How to bust Impostor Syndrome with Quiet Assertiveness

Starting point — what is ‘Quiet Assertiveness’?

Good question. Here are 3 more:

  • What do you think of when you hear the word ‘assertive’?
  • Would you want to be described as ‘assertive’?
  • Do you describe other people as ‘assertive’ — and if so — why?

Was there anything in your answers that veered off towards ‘aggressive’ or ‘bossy’ territory?

In other words — do you have some niggly associations that might hold you back from being fully assertive?

I often talk about calling out the FIBs that stand between us and our full and fabulous impact. Fears, illusions and baggage!

Our associations formed in early years our frequently part of this FIB mix.

Such as — ‘my father was so assertive — but very cold’. ‘My teacher was forever telling me to stop being so assertive — and let others have a chance.’ ‘My mum always used to say that assertive women ended up sad and lonely!’

I can’t walk inside your head — but I know I can’t be alone!

Somewhere there might be a little niggle.

So — how about we shake up the word association and add the word ‘quiet’ to assertive — what do we get now?

When you are quietly assertive, you invite calm clarity. You do not need to be aggressive to be assertive — far from it! Time to release and grow your quietly assertive self.

Being described as quietly assertive would feel good. For those who describe themselves as introverts — the word ‘quiet’ might sound rather appealing.

Assertive is not aggressive!

But — hang on — how can we be assertive if we are being quiet?

Think about these 3 quietly assertive behaviours:

  1. Listening.
  2. Questioning.
  3. Calmly focusing on the task.

If you were on the receiving end of these communication behaviours — you would feel you were in good hands — this person was steering the ship well and you were both heading in the right direction! In other words — they were quietly assertive.

Using the ‘perspective’ tool is always helpful! Turn the tables — ‘how would I feel if someone was being like this….’?

Next ingredient — what is ‘Impostor Syndrome’?

Much has been written and said on this topic — but that doesn’t mean there is a concrete definitive definition!

When considering how we bust Impostor Syndrome with ‘quiet assertion’ — think for a moment about these 3 ‘feeling’ ingredients of impostor syndrome:

  1. I must tow the line or they might reject me.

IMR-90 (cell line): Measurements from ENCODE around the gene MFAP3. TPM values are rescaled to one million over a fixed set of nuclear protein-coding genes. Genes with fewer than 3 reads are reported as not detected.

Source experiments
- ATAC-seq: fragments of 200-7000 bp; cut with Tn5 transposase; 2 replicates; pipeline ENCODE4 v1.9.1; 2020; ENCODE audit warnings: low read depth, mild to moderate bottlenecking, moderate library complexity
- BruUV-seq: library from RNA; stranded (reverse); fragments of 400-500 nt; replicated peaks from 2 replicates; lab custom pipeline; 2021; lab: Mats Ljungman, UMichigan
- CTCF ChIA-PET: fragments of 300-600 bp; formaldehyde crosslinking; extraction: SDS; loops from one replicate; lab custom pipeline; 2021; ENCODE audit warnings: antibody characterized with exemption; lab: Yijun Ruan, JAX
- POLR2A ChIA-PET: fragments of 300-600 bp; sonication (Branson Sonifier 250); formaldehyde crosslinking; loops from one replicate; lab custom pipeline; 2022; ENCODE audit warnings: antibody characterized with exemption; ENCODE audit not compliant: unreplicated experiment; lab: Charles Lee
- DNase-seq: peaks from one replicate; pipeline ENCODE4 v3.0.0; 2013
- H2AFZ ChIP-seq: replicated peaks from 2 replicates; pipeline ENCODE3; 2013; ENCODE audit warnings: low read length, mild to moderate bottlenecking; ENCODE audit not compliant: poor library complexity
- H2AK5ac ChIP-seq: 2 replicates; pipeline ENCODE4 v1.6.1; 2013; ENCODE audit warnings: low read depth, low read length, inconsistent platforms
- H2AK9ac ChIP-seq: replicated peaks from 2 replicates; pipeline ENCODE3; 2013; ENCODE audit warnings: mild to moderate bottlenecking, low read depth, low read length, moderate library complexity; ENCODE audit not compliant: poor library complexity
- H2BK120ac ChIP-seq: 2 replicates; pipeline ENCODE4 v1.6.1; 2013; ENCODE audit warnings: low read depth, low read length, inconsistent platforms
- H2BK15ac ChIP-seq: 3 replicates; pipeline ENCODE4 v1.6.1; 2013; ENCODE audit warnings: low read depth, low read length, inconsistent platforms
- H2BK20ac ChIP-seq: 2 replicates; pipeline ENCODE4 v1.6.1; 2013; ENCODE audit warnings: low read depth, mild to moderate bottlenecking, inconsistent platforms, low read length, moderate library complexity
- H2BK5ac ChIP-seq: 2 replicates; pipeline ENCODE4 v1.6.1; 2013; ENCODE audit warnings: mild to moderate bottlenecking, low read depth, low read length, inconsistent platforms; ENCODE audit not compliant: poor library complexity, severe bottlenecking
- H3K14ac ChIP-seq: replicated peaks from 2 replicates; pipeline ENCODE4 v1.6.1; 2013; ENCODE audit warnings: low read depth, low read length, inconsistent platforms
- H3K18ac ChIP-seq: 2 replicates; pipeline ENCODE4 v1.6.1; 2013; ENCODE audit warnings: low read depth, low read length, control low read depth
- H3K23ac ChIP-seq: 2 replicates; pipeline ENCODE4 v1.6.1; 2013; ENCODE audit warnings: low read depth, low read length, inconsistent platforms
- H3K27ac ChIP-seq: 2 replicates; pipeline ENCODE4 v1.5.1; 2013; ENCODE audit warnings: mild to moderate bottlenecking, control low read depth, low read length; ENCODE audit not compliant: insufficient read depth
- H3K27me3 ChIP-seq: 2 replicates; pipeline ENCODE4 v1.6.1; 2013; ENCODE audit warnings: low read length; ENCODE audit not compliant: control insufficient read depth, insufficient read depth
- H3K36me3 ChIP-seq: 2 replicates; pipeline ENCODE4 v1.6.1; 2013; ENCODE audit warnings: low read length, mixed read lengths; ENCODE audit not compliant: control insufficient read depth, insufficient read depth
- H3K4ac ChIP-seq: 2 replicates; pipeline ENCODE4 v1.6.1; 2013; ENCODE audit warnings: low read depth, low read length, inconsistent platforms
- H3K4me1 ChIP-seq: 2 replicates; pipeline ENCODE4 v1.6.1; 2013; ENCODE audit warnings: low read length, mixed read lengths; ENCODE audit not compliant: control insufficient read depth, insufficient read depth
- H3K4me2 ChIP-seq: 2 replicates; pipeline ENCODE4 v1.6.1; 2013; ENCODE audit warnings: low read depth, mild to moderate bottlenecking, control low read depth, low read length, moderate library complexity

2. I don’t think my ideas are ‘special’ enough.
  3. I mustn’t be too good at this or they will catch me out.

Interesting?

How does quiet assertiveness bust impostor syndrome?

I refer you to my scribble.

Spot the virtuous cycle:

  • You are assertive (or quietly assertive) and you
  • get good results, so you
  • feel good and this
  • increases your self-esteem

Every time you go through this cycle you:

  • weaken the power of your non-constructive inner dialogue.
  • listen with genuine curiosity — not with ‘what will I say next to sound ‘right’?’
  • question with genuine curiosity and purpose — because you are focused on them more than your over-thinking stuff!
  • focus on progressing and planning — rather than procrastinating and perfecting!
  • bash impostor syndrome with your quiet assertiveness skills.

3 quiet assertive tips to try out for real.

Over the next few weeks — give these a try. It is by doing that we create new habits and offer different scripts to our brains.

  1. Take something you are fascinated by — passionate about — have opinions on… and apply an aspect of this to a post you see that takes a slightly different view. Yes — engage, show you are listening and curious — but pop your idea into the comments — not in a rude way — in a quietly assertive way.
  1. Keep to your time allocation for your online meeting! Pull the focus back and sum up — with respect and clarity — warmly! Here is an example:
  1. Say no nicely! Yes there is a way. When you feel yourself drifting into ‘people pleasing’ ‘too generous’ places… try this form of saying no to a ‘favour’ or even a ‘job’!

How do you feel about ‘quiet assertiveness’? Are you already doing it — without realising it? Can you recognise this quality in someone you know — or a public figure?

Answers on a postcard (or in the comments!)

I work with clients one to one on this — plenty of unwrapping and experimenting. I also offer coaching for employees who have a sales or leadership role — but hold themselves back in some way — maybe because they are more comfortable being quiet — and don’t see how to be assertive quietly!

Take advantage of my resources!

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Professional communicator. I help people have impact as themselves. Author — ‘The Mystery of the Squashed Self’. www.trishalewis.com

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